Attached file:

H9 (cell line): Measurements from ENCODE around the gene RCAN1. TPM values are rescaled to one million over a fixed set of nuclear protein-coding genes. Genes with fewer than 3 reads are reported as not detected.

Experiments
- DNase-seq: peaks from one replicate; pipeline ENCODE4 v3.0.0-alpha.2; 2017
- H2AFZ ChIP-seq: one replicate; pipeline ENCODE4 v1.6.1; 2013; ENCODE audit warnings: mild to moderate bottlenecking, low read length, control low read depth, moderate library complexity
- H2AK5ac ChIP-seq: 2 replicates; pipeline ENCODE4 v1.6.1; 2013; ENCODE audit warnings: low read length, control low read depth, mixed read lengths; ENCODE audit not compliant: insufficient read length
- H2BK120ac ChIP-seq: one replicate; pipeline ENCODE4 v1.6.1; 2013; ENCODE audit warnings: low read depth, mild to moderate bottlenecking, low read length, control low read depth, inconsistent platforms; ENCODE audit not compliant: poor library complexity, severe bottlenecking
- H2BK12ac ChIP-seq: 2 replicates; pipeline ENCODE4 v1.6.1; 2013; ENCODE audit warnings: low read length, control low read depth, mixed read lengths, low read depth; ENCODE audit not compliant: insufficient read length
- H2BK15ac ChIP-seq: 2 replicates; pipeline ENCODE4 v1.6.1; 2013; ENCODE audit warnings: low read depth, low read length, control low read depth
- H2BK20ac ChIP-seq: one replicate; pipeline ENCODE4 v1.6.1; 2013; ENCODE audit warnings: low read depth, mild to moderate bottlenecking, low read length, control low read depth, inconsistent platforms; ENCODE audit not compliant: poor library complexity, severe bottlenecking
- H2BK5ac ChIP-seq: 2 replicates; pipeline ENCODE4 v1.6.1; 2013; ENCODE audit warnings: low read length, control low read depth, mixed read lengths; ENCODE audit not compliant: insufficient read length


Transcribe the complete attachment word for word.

H9 (cell line): Measurements from ENCODE around the gene RCAN1. TPM values are rescaled to one million over a fixed set of nuclear protein-coding genes. Genes with fewer than 3 reads are reported as not detected.

Experiments
- DNase-seq: peaks from one replicate; pipeline ENCODE4 v3.0.0-alpha.2; 2017
- H2AFZ ChIP-seq: one replicate; pipeline ENCODE4 v1.6.1; 2013; ENCODE audit warnings: mild to moderate bottlenecking, low read length, control low read depth, moderate library complexity
- H2AK5ac ChIP-seq: 2 replicates; pipeline ENCODE4 v1.6.1; 2013; ENCODE audit warnings: low read length, control low read depth, mixed read lengths; ENCODE audit not compliant: insufficient read length
- H2BK120ac ChIP-seq: one replicate; pipeline ENCODE4 v1.6.1; 2013; ENCODE audit warnings: low read depth, mild to moderate bottlenecking, low read length, control low read depth, inconsistent platforms; ENCODE audit not compliant: poor library complexity, severe bottlenecking
- H2BK12ac ChIP-seq: 2 replicates; pipeline ENCODE4 v1.6.1; 2013; ENCODE audit warnings: low read length, control low read depth, mixed read lengths, low read depth; ENCODE audit not compliant: insufficient read length
- H2BK15ac ChIP-seq: 2 replicates; pipeline ENCODE4 v1.6.1; 2013; ENCODE audit warnings: low read depth, low read length, control low read depth
- H2BK20ac ChIP-seq: one replicate; pipeline ENCODE4 v1.6.1; 2013; ENCODE audit warnings: low read depth, mild to moderate bottlenecking, low read length, control low read depth, inconsistent platforms; ENCODE audit not compliant: poor library complexity, severe bottlenecking
- H2BK5ac ChIP-seq: 2 replicates; pipeline ENCODE4 v1.6.1; 2013; ENCODE audit warnings: low read length, control low read depth, mixed read lengths; ENCODE audit not compliant: insufficient read length